As believers, it’s our duty to make others feel welcomed and included in our community. But how do we do that? Here are a few tips that will help you avoid ignoring people and make them feel more included at church:

  • Whenever someone is talking to you, give them your full attention. Listen carefully to what they’re saying and respond thoughtfully. Don’t just nod your head and respond with generic replies. Show them that you care about what they’re saying.
  • Initiate conversations with people who seem left out or isolated from the everyone else at church. Take the time to get to know them and make them feel like they’re a part of the community. Ask them about their interests, hobbies, and passions. You might be surprised by what you learn.
  • Make an effort to remember names and use them in conversations. This shows that you value the person and care about them as an individual. It makes them feel seen and heard.
  • Always avoid interrupting or talking over people. This can be a sign of disrespect and can make people feel like their opinions don’t matter. Wait until they’re finished speaking before responding.
  • Avoid making assumptions about people. Don’t judge someone based on their appearance, social status, or any other characteristic. Treat everyone with respect and kindness.
  • Invite people to participate in group activities or events during the week. Just meeting and talking to people for 10 minutes each Sunday is not enough. Show them that you’re interested in getting to know them better outside of church.
  • Be aware of your body language and facial expressions to show interest and receptivity. Smile, make eye contact, and lean in when someone is speaking. This can make a big difference in how people perceive you.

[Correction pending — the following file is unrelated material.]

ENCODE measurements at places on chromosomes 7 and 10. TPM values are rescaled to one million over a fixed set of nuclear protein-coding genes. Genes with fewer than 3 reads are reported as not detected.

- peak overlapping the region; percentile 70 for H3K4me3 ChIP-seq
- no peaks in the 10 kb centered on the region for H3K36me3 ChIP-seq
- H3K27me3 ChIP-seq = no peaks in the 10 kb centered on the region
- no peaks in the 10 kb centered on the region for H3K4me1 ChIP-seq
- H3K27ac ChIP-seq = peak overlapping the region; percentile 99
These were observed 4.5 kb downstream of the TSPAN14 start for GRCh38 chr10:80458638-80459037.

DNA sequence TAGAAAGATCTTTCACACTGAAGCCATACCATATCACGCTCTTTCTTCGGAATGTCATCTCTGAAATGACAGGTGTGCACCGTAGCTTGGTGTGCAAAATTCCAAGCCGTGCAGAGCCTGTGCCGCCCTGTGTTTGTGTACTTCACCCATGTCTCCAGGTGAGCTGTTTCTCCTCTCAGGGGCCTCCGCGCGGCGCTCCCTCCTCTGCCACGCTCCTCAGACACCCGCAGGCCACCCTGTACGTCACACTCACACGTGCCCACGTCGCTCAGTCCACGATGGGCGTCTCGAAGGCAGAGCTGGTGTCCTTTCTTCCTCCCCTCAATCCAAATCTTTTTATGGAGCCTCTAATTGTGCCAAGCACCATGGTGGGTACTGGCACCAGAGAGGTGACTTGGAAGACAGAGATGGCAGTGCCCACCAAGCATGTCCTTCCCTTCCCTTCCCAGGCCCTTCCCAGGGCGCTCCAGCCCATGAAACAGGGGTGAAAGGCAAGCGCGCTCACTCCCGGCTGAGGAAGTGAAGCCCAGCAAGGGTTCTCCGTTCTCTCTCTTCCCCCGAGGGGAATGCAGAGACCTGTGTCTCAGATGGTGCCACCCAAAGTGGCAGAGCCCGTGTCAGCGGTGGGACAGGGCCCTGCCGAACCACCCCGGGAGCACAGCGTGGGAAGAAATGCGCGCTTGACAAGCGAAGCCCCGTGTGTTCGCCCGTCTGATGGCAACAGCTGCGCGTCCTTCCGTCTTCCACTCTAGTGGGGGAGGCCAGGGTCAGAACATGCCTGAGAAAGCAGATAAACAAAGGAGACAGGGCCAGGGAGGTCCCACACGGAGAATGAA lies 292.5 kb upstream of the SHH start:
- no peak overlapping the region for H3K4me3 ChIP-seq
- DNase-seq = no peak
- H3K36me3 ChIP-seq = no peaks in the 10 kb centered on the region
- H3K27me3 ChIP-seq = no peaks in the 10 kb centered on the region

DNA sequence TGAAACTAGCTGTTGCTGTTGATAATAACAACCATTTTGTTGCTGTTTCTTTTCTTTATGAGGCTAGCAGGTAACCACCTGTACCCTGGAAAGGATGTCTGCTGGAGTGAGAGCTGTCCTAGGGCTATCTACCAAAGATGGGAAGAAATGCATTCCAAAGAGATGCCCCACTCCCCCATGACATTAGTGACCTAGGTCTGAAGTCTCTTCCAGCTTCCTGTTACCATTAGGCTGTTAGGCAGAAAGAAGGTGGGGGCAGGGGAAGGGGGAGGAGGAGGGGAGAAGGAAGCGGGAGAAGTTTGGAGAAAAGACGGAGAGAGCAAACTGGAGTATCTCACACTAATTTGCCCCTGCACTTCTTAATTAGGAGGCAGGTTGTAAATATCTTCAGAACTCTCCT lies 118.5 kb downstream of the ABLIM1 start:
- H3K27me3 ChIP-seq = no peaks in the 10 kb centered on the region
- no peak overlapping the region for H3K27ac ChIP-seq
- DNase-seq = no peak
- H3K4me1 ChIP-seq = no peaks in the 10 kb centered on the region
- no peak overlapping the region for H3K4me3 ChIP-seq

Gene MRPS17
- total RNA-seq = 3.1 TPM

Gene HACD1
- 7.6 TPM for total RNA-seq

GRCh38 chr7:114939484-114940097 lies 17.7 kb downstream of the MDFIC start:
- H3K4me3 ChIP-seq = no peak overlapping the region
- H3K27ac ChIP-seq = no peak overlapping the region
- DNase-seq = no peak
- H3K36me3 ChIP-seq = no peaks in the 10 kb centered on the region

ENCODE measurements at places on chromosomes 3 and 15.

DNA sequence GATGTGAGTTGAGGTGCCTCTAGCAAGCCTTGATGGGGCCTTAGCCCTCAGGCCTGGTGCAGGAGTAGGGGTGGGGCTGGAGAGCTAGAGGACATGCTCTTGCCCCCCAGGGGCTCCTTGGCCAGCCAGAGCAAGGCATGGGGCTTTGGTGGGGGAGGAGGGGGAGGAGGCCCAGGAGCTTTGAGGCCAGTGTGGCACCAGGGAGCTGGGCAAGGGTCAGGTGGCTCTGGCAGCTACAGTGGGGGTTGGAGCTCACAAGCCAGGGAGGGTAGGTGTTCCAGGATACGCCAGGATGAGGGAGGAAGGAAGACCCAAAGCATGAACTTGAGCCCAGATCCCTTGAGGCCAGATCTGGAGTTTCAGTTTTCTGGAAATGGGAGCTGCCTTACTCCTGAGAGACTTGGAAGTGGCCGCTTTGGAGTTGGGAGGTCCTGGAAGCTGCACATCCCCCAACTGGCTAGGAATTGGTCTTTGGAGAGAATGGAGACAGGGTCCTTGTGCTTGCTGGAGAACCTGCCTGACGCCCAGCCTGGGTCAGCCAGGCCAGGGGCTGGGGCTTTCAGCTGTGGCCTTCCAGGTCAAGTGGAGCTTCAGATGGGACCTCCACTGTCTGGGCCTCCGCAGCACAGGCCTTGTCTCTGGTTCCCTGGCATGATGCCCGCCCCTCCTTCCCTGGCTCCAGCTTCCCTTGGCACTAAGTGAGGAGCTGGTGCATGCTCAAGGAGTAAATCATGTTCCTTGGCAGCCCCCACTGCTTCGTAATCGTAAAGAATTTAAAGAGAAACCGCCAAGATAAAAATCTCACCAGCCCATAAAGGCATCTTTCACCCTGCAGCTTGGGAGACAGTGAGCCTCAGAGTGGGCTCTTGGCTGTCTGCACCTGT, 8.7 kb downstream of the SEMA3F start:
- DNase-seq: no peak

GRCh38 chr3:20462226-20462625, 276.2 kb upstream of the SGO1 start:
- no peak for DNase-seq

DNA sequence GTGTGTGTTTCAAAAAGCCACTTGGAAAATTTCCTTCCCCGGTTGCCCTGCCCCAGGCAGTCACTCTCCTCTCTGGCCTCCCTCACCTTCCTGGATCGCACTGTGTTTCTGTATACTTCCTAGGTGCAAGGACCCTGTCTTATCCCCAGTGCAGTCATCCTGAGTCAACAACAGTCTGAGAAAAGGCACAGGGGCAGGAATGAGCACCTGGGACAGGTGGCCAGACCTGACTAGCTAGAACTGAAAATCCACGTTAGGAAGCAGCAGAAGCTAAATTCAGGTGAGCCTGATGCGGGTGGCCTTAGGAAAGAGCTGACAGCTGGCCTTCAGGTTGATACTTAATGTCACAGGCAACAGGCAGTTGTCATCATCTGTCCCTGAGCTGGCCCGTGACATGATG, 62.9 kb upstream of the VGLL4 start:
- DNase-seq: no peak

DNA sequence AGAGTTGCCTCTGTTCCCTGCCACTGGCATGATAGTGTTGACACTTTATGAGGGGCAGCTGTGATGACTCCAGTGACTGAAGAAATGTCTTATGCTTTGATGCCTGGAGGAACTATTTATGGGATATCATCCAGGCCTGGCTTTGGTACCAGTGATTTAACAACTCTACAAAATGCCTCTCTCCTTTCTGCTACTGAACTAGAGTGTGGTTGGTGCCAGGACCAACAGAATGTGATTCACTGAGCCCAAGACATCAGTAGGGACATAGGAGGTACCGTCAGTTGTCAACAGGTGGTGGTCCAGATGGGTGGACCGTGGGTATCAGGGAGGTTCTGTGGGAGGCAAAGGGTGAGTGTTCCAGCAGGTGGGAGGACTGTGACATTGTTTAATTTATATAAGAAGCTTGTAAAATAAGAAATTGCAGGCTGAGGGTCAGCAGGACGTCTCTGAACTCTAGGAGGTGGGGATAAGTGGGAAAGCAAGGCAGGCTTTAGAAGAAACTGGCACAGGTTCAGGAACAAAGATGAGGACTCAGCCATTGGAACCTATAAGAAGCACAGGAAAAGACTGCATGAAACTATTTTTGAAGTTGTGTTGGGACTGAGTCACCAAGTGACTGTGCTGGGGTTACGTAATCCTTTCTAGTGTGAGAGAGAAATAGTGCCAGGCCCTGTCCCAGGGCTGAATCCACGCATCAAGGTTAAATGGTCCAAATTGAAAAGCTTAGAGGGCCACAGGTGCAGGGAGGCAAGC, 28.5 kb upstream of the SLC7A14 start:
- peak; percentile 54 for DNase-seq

• Do not be argumentative or pedantic. It is a common temptation, to feel as though you must always be right and to engage in argumentative and pedantic behaviour, You might even try to rebuke people for the slightest of things that they might have said. Instead, choose to approach conversations with grace and humility, seeking not to prove yourself as being right, but to understand and learn from one another.
  • Be genuine towards others and show empathy and understanding towards others’ feelings and needs. Put yourself in their shoes and try to understand their perspective. This can create a sense of connection and understanding when you are talking to them.
  • Lastly, take the time to follow up and check-in with people after conversations or meeting them at church. This shows that you care about them and value their presence in the community… If someone has not been too the church for a while try to get in contact with them and let them know that they are missed. If you are worried about them in anyway incite them to meet up somewhere for a face-to face chat.

Making people feel included at church is not just a nice thing to do, it’s a necessary thing to do. We are all part of the same body of Christ.

What do you think?